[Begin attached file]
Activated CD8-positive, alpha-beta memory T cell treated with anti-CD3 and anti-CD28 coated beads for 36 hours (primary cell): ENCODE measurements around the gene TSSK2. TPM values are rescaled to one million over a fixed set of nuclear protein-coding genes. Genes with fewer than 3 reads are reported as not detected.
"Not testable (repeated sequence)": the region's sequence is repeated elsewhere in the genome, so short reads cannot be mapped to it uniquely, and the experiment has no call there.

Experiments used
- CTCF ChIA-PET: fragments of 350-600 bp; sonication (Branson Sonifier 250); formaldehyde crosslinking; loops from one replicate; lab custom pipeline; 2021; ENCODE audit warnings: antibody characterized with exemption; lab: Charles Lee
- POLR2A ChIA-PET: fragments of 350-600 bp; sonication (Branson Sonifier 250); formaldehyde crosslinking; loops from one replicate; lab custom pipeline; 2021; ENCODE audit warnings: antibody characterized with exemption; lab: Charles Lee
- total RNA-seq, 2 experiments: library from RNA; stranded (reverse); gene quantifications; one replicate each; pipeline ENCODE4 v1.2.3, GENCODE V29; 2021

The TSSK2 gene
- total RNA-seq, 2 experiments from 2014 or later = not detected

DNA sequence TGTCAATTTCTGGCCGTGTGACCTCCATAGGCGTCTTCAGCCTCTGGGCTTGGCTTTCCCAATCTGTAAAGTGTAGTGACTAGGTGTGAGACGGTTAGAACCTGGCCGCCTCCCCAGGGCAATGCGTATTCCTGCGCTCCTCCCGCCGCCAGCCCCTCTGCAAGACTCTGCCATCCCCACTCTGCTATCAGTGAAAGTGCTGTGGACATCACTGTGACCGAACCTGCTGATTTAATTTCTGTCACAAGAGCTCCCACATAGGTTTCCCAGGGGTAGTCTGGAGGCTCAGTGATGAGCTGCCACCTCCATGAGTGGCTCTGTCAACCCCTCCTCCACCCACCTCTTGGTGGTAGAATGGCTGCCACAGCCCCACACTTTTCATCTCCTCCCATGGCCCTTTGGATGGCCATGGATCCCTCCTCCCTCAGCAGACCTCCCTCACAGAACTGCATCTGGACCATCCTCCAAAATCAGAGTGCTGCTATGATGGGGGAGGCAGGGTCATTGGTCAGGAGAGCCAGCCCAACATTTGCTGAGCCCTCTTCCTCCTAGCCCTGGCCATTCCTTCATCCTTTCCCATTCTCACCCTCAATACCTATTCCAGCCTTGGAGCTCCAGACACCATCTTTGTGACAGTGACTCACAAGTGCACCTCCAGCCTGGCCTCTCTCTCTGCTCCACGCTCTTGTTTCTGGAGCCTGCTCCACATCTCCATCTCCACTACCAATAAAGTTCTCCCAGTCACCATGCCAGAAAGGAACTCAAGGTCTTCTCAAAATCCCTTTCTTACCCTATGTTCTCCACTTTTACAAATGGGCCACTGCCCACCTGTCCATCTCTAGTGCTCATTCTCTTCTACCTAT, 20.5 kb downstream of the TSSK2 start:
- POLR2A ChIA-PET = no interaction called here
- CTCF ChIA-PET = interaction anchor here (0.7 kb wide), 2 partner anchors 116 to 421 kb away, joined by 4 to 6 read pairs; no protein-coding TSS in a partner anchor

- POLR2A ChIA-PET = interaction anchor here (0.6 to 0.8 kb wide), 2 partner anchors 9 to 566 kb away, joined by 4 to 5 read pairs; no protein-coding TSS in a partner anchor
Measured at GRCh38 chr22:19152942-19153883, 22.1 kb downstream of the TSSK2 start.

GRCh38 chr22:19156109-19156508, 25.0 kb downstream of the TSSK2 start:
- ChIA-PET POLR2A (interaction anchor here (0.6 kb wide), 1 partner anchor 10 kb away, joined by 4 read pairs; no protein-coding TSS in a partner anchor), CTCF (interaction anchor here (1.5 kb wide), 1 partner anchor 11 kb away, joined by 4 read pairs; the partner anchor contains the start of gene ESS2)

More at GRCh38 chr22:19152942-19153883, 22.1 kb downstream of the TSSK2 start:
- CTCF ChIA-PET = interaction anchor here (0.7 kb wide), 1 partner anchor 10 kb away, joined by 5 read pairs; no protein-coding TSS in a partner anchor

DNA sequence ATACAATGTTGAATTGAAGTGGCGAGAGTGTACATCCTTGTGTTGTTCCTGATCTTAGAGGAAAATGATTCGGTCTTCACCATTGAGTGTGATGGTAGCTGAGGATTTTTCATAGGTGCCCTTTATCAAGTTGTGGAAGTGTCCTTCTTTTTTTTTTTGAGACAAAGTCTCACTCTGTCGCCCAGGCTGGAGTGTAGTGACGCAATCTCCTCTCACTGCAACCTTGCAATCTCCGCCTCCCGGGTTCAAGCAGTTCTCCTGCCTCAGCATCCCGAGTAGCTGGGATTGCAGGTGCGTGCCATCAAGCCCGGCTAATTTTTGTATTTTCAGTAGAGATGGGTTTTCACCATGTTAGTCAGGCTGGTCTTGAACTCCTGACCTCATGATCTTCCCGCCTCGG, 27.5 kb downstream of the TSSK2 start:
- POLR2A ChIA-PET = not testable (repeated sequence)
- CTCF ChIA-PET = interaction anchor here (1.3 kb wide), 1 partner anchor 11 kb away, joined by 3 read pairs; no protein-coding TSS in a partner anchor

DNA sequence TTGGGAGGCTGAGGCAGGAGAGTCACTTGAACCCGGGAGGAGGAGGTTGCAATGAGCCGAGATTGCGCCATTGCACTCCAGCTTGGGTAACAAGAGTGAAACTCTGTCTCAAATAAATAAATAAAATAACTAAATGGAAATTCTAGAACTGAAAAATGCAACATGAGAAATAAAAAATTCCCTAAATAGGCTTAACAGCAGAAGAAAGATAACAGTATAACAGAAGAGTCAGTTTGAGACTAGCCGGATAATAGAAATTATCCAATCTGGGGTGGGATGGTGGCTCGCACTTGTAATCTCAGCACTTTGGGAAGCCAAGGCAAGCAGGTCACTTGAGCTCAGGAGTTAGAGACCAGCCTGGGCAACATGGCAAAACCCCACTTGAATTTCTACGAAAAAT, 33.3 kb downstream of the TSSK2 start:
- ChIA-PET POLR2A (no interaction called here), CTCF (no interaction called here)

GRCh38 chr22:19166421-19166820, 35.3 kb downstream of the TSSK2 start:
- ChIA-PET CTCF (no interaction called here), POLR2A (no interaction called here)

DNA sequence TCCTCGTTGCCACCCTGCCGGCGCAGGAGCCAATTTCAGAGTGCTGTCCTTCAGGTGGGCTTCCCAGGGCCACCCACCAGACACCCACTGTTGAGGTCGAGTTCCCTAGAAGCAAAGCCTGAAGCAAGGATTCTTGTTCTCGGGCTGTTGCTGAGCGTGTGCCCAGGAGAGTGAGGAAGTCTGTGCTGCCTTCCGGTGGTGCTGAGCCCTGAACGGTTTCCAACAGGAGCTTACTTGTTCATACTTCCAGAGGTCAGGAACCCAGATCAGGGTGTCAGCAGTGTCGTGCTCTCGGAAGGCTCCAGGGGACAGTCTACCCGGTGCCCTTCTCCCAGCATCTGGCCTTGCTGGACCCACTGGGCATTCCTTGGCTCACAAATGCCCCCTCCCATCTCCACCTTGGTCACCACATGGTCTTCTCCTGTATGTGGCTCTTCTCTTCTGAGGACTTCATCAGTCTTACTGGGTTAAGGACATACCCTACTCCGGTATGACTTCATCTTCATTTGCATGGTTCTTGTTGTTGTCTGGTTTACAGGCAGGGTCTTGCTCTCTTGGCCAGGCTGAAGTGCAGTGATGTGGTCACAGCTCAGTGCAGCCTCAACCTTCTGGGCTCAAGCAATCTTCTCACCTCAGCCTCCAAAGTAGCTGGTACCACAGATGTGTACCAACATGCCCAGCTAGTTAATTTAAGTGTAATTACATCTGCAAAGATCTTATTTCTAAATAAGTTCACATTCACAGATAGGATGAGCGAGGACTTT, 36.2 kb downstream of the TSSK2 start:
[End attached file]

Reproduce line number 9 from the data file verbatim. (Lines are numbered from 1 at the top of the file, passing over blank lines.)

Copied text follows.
DNA sequence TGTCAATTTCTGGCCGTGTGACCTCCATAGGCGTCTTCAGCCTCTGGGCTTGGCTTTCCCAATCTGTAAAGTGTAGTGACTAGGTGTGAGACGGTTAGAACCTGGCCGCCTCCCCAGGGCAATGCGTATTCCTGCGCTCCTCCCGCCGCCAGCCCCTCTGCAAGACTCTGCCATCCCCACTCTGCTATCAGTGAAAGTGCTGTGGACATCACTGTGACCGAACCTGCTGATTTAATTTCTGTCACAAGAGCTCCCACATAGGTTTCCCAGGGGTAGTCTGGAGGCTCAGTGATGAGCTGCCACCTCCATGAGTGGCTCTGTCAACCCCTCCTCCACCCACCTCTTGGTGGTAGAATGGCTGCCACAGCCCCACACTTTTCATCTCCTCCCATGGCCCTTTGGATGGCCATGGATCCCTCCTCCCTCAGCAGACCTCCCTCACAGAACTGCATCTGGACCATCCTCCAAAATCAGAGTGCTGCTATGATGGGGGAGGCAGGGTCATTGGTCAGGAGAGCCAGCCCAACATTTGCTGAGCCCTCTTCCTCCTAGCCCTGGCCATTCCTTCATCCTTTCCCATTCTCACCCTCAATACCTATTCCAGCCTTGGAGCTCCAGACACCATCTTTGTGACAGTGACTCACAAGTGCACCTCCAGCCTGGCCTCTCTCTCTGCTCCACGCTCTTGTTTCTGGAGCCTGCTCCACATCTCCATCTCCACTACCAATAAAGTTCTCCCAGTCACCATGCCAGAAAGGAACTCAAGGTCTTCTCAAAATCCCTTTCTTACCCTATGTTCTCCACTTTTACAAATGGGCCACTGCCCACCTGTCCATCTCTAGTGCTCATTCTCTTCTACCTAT, 20.5 kb downstream of the TSSK2 start: